emic/etic

Response

Pagan Scholarship from a Pagan Perspective

Religious identifications that are alternative to the major world religions are relatively new to census questionnaires. However, there is a stark difference between the available options on religious identity in the 2012 US Census than there are in the 2011 UK Census.Ethan Doyle White, a PhD student in Anthropology of Religion at University College London, recently discussed his research into his 2015 book Wicca: History, Belief, and Community in Modern Pagan Witchcraft.
Response

The Truthiness of Consciousness as the Sacred

I find it our duty to walk the line that holds us from letting the veracity of a claim dictate our field’s observational models or orientations. A single informant’s truth is anecdote, not evidence. Seven or so minutes into David Robertson’s interview with Rice University’s Jeffrey Kripal, Kripal cuts to the heart of an issue that plagues contemporary religious studies scholars: Do we have the tools and will to seriously examine experiences of the fantastic in the present age?
Response

Human Consciousness & Religious Reality

Essentially, Kripal calls out the religious studies world for not having a sufficient appreciation of the power of imagination and invites scholars and the interested public into a new comparativism that moves away from strict materialism. It was real to me. There I was, curled into a corner, comforter wrapped around my shaking limbs and sweating torso, twisted in terror in the sinister hours of the morning.
Response

“The Last Word…?” A Response to Bruce Lincoln’s interview on “The Critical Study of Religion”

Can one really engage in a “serious conversation” in which one always has “the last word”? Or is that perhaps a “misrecognized monologue,” to use Lincoln’s terms? And what are the potential political implications of the assertion that scholars “have the last word”?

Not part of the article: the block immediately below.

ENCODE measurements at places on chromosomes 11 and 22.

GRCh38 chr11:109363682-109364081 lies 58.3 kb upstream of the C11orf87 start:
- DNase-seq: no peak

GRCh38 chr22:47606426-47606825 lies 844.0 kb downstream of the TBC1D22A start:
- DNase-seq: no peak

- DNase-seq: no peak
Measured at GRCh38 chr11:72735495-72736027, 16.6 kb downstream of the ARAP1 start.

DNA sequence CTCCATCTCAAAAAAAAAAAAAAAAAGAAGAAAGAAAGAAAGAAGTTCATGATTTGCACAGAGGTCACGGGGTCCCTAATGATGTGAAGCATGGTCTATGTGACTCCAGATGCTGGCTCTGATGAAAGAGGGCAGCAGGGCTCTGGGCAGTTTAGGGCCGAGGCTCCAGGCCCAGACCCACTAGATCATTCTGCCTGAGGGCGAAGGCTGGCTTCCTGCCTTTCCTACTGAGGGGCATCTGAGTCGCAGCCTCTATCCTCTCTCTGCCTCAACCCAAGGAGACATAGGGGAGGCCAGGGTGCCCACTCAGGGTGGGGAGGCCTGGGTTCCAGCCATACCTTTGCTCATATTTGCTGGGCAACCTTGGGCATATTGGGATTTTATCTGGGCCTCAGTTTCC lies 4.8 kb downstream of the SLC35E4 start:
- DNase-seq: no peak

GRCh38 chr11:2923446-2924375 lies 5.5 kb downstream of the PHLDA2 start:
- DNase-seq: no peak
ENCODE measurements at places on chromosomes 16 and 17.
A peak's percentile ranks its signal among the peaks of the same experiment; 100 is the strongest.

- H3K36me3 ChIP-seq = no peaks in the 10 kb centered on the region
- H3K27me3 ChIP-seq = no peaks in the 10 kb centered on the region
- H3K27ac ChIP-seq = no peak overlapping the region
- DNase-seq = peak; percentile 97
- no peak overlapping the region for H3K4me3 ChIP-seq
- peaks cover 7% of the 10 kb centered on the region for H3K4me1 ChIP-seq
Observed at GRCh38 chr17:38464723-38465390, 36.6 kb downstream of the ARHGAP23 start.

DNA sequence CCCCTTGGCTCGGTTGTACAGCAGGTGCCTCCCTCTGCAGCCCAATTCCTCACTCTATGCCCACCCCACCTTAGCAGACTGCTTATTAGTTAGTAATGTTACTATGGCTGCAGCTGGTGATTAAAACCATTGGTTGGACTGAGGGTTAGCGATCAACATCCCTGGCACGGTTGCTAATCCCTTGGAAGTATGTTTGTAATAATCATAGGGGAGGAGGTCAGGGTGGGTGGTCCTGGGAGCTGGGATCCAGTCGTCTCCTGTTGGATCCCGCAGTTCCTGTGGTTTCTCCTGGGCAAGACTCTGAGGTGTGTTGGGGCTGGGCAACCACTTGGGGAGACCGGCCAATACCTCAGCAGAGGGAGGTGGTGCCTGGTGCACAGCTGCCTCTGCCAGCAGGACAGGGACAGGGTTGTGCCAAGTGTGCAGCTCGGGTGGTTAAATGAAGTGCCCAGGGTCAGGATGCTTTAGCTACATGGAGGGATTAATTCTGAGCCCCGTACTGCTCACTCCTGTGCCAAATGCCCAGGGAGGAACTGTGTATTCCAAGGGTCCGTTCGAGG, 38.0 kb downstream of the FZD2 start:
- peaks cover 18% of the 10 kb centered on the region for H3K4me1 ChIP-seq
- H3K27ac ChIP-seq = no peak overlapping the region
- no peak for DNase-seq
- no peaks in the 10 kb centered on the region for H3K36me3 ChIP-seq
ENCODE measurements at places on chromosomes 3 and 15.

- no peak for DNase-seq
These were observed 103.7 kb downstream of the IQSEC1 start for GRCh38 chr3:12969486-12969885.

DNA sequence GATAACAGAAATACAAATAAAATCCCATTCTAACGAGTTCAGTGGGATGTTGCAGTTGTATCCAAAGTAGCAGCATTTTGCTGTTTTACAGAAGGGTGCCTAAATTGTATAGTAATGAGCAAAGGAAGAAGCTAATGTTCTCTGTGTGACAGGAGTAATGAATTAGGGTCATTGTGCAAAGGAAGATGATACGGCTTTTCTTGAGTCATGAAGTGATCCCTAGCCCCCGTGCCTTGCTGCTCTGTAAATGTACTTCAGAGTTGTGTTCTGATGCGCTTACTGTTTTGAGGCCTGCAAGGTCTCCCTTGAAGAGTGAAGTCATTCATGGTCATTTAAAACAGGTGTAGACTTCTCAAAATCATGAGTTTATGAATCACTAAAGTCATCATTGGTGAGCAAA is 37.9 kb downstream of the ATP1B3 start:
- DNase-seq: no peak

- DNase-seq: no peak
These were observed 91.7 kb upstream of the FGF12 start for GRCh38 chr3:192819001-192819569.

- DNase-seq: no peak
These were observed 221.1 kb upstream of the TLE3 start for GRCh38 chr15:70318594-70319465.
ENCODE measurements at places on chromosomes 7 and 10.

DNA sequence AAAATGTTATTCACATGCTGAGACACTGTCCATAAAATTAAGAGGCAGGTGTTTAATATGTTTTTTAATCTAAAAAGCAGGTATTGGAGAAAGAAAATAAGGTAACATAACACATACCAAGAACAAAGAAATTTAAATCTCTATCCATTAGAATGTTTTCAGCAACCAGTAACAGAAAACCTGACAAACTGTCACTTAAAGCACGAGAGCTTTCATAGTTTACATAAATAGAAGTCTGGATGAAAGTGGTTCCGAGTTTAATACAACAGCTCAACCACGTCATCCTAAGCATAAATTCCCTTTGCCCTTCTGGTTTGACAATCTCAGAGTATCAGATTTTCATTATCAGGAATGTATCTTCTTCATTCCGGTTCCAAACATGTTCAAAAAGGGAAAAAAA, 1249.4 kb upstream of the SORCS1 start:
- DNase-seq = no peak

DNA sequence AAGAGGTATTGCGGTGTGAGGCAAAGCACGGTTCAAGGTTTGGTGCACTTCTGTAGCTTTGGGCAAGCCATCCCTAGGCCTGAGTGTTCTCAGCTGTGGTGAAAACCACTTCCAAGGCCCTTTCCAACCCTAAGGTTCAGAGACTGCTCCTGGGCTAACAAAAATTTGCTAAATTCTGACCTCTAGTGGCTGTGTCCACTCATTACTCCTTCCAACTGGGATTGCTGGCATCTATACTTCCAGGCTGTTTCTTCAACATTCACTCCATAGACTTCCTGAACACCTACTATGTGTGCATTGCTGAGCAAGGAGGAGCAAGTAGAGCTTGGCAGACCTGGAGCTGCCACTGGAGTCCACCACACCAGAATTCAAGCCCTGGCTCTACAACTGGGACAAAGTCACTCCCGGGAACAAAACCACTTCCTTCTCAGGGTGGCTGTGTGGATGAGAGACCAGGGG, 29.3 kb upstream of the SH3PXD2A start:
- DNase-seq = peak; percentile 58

Response

The Invention of the Emerging Church Movement

It might help to consider what exactly terms like “The Emerging Church Movement” (ECM) and its terminological correlates (e.g., emerging, emergence, or emergent) intend to describe. Social scientists frequently employ contested categories or concepts (Beckford 2003, 13) in the description and analysis of ethnographic data. In other words, a conceptual gap often exists between emic self-description and etic secondary formulation. Informants don’t always acknowledge or accept scholarly terms and definitions.
Response

The Work of Carlo Ginzburg as the Researcher and the Reimagined Researched

what I will be addressing in this response, which I believe has become an area of concern for both ethnographers and subjects, are the effects that the ‘researcher’ might have in organising and constructing the identity of the ‘researched’ in emic self-representations. During the EASR/IAHR/NGG 2014 Conference on Religion and Pluralities of Knowledge at the University of Groningen, I had the privilege of attending Carlo Ginzburg’s presentation, followed by his interview with the Religious Studies Project.